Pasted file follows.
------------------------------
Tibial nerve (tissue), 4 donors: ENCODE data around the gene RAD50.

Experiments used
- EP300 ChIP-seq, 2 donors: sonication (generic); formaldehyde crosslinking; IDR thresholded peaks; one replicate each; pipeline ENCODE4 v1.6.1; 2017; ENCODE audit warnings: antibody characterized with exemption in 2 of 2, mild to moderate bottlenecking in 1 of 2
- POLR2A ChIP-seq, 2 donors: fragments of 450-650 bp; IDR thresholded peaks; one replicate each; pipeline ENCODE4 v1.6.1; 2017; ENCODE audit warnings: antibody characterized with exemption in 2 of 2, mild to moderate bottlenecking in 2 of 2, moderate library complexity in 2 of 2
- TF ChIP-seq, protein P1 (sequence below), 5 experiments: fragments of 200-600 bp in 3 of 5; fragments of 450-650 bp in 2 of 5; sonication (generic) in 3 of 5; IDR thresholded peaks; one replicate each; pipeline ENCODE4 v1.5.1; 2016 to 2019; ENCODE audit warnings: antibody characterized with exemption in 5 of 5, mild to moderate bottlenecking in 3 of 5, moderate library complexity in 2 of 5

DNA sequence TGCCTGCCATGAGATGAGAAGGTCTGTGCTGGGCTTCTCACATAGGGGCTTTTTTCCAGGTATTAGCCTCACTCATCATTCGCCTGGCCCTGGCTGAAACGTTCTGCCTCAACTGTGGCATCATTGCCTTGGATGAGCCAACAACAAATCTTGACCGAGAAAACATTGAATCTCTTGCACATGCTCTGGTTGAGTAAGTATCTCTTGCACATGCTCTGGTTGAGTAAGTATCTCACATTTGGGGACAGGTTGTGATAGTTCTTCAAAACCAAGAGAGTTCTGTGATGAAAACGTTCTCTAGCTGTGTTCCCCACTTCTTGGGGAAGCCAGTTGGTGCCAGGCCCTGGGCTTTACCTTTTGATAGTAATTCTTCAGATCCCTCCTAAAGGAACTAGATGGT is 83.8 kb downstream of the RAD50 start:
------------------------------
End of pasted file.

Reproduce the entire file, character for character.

Tibial nerve (tissue), 4 donors: ENCODE data around the gene RAD50.

Experiments used
- EP300 ChIP-seq, 2 donors: sonication (generic); formaldehyde crosslinking; IDR thresholded peaks; one replicate each; pipeline ENCODE4 v1.6.1; 2017; ENCODE audit warnings: antibody characterized with exemption in 2 of 2, mild to moderate bottlenecking in 1 of 2
- POLR2A ChIP-seq, 2 donors: fragments of 450-650 bp; IDR thresholded peaks; one replicate each; pipeline ENCODE4 v1.6.1; 2017; ENCODE audit warnings: antibody characterized with exemption in 2 of 2, mild to moderate bottlenecking in 2 of 2, moderate library complexity in 2 of 2
- TF ChIP-seq, protein P1 (sequence below), 5 experiments: fragments of 200-600 bp in 3 of 5; fragments of 450-650 bp in 2 of 5; sonication (generic) in 3 of 5; IDR thresholded peaks; one replicate each; pipeline ENCODE4 v1.5.1; 2016 to 2019; ENCODE audit warnings: antibody characterized with exemption in 5 of 5, mild to moderate bottlenecking in 3 of 5, moderate library complexity in 2 of 5

DNA sequence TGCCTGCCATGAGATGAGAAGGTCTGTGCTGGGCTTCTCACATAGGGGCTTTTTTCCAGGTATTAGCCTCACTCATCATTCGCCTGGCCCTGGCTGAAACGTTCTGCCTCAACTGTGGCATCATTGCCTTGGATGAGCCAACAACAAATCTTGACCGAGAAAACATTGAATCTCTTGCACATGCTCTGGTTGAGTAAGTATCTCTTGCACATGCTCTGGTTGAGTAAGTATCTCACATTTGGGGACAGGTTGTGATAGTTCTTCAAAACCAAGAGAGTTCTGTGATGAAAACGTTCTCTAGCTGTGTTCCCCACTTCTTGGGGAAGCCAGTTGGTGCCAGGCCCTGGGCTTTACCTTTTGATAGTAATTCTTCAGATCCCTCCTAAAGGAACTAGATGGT is 83.8 kb downstream of the RAD50 start: